I was wrong.
The predominant feeling of loss, struggle, fear, pain and anxiety are also visible in contemporary photography. Today in the morning, they filled up the space of the National Portrait Gallery at Cromwell Place. I wonder if I saw even one smile on the exhibited works. Even if there was one, it was hidden behind a story of immigration, oppression and overcoming the impossible. I felt how every glance of the person in the photograph, or the lack of that glance, pierced me to the bone. Still, I didn't want to look away. Not only because many of the works were deeply related to my home country, Poland, but also because I should be very present with the photographers and people in the photos at the moment. My role as a viewer was to respect these stories, to be observed and to be an observer. A silent observer.
Valerie Bacot by Ed Alcock
Emilia, 12, Polish Saturday School by Craig Easton
Untitled 5 by Helen Rimell
Zahid's Son by Alexander Komenda
Golgotha by Gregory John Turner
Antonietta Resting in Bed by Marco Marinucci
Orlando and Wilson by Chris Budgeon
Island Devil, Ghost, Hooded Man, Son of Man by Tony Sebastian Ukpo
Vitalli and Vadim, Poland 2022 by Michal Chelbin
This Used to Be My Playground & Vogue House by Frederic Aranda
Peter & Sure by Curtis Hughes
I haven't always felt like this towards photography. I like sculpture, painting and installation because you can interpret them however you want. Photography, especially portraits, puts you in front of an accomplished fact. You are here, and you have someone's entire life story before you. There are no words, no texture or form. There is nothing to read, interpret or guess. Still, this medium limits the ability to fully realise the "concept" of the other person ("I and Thou" Martin Buber), but at least it allows you to have a glimpse.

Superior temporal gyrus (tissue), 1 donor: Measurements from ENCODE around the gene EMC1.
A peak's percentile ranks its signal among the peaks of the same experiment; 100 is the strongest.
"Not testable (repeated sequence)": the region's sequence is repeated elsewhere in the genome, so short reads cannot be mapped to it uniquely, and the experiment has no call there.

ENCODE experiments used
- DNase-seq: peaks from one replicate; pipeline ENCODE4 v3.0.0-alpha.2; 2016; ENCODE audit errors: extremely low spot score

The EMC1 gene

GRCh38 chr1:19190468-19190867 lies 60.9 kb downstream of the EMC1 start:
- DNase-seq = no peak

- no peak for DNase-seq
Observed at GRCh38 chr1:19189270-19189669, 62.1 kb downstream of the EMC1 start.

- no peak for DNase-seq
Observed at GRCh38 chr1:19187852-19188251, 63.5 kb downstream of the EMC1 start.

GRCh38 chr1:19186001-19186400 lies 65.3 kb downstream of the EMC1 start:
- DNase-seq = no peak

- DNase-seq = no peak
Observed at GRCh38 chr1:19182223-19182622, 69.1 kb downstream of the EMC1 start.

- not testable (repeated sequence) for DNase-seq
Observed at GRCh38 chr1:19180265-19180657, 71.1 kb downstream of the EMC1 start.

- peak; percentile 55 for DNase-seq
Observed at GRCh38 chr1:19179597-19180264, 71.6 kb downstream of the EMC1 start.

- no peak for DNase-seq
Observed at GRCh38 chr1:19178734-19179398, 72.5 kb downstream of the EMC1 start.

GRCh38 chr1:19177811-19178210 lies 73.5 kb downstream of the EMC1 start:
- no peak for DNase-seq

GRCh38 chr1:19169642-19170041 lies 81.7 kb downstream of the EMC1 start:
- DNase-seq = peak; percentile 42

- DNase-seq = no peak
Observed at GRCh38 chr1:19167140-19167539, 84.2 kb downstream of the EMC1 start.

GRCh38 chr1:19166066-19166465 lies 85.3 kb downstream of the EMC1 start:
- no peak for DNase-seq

Zhaohui & Davey, Rotterdam, November 2021 by Sarah Mei Herman
Shaheen & Bari, Sacred Geometry by Suleika Mueller
Mother and Daughter, Rooted, The Lover 1 by Haneem Christian
Portrait of Finn Wolfhard by Celeste Sloman
Demi, Brummana, Lebanon, 2021 by Rania Matar
Anastasia Kornelia by Fiona Bailey
Stephanie Solano, Reynosa, 2021 by Adam Ferguson
Mike by Lewis Khan
I am very impressed with the artists selected for this Prize. Few photographers have genuinely moved me, and this exhibition was full of them. I highly recommend visiting it before it ends, but go alone. Spend more time in front of these stories than you normally would. Sometimes all we can do for another person is notice them, listen, respect and remember.
As I walked out of the exhibition, I was thinking about two photographs in particular. With every step I was trying to stop my tears.